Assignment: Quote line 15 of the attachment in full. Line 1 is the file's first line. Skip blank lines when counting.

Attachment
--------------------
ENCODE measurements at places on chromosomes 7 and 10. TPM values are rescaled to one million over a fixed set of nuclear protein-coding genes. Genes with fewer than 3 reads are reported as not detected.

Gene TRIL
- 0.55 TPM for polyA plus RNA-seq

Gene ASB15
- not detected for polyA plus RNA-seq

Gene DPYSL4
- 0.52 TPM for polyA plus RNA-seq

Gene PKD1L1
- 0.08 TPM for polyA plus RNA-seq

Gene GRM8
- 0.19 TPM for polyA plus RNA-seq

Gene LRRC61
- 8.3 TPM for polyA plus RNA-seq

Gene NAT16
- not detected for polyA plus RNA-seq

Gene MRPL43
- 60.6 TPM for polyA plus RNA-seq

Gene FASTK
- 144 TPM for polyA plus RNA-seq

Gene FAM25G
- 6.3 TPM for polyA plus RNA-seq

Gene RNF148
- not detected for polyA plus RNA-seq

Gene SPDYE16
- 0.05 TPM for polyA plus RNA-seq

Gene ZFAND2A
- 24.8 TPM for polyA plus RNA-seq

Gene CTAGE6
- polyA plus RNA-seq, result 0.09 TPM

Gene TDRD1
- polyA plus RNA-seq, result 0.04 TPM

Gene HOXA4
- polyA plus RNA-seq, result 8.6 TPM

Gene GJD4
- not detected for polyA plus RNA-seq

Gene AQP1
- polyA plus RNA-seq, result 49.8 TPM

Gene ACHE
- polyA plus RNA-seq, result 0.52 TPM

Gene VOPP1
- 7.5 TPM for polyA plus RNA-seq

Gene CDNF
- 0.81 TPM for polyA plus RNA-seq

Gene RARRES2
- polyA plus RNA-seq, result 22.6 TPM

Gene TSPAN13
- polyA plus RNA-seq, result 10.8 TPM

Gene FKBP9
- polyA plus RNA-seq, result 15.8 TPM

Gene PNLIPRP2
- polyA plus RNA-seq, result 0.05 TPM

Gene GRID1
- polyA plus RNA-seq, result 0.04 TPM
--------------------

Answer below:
- not detected for polyA plus RNA-seq